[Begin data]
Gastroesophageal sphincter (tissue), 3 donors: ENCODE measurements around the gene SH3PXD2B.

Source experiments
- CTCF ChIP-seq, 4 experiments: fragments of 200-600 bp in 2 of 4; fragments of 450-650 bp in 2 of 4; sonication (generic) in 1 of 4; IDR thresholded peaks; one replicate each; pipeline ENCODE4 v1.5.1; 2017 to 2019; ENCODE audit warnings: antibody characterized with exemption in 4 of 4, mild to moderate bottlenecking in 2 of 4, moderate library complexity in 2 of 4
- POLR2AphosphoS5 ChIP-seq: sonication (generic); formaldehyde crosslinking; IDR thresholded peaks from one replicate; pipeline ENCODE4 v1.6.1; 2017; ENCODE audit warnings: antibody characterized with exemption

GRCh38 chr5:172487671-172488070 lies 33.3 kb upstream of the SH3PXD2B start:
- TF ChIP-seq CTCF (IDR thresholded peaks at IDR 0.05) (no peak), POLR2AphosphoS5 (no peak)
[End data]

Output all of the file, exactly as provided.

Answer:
Gastroesophageal sphincter (tissue), 3 donors: ENCODE measurements around the gene SH3PXD2B.

Source experiments
- CTCF ChIP-seq, 4 experiments: fragments of 200-600 bp in 2 of 4; fragments of 450-650 bp in 2 of 4; sonication (generic) in 1 of 4; IDR thresholded peaks; one replicate each; pipeline ENCODE4 v1.5.1; 2017 to 2019; ENCODE audit warnings: antibody characterized with exemption in 4 of 4, mild to moderate bottlenecking in 2 of 4, moderate library complexity in 2 of 4
- POLR2AphosphoS5 ChIP-seq: sonication (generic); formaldehyde crosslinking; IDR thresholded peaks from one replicate; pipeline ENCODE4 v1.6.1; 2017; ENCODE audit warnings: antibody characterized with exemption

GRCh38 chr5:172487671-172488070 lies 33.3 kb upstream of the SH3PXD2B start:
- TF ChIP-seq CTCF (IDR thresholded peaks at IDR 0.05) (no peak), POLR2AphosphoS5 (no peak)